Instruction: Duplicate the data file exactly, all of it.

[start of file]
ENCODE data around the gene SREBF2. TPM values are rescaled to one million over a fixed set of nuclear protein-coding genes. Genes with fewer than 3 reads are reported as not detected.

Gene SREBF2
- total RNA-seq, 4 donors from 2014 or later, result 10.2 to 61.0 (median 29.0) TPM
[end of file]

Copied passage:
ENCODE data around the gene SREBF2. TPM values are rescaled to one million over a fixed set of nuclear protein-coding genes. Genes with fewer than 3 reads are reported as not detected.

Gene SREBF2
- total RNA-seq, 4 donors from 2014 or later, result 10.2 to 61.0 (median 29.0) TPM